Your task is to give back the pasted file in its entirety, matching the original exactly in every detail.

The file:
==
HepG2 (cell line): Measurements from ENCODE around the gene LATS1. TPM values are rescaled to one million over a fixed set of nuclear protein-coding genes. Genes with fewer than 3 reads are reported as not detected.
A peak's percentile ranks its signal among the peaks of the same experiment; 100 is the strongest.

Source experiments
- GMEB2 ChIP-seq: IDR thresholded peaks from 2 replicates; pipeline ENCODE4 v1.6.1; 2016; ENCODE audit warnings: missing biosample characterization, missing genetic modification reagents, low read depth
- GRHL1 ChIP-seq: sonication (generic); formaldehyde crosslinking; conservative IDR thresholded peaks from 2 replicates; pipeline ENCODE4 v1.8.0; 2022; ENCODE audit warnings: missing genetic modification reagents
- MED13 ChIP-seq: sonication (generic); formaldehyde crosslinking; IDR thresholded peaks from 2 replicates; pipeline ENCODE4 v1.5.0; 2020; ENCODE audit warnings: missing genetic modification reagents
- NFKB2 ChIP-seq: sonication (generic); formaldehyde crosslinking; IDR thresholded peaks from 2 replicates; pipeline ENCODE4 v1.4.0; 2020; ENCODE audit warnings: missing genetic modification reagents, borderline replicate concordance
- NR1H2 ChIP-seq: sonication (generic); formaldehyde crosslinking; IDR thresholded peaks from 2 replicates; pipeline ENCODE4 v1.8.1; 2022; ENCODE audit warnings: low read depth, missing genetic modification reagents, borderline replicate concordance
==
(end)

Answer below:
HepG2 (cell line): Measurements from ENCODE around the gene LATS1. TPM values are rescaled to one million over a fixed set of nuclear protein-coding genes. Genes with fewer than 3 reads are reported as not detected.
A peak's percentile ranks its signal among the peaks of the same experiment; 100 is the strongest.

Source experiments
- GMEB2 ChIP-seq: IDR thresholded peaks from 2 replicates; pipeline ENCODE4 v1.6.1; 2016; ENCODE audit warnings: missing biosample characterization, missing genetic modification reagents, low read depth
- GRHL1 ChIP-seq: sonication (generic); formaldehyde crosslinking; conservative IDR thresholded peaks from 2 replicates; pipeline ENCODE4 v1.8.0; 2022; ENCODE audit warnings: missing genetic modification reagents
- MED13 ChIP-seq: sonication (generic); formaldehyde crosslinking; IDR thresholded peaks from 2 replicates; pipeline ENCODE4 v1.5.0; 2020; ENCODE audit warnings: missing genetic modification reagents
- NFKB2 ChIP-seq: sonication (generic); formaldehyde crosslinking; IDR thresholded peaks from 2 replicates; pipeline ENCODE4 v1.4.0; 2020; ENCODE audit warnings: missing genetic modification reagents, borderline replicate concordance
- NR1H2 ChIP-seq: sonication (generic); formaldehyde crosslinking; IDR thresholded peaks from 2 replicates; pipeline ENCODE4 v1.8.1; 2022; ENCODE audit warnings: low read depth, missing genetic modification reagents, borderline replicate concordance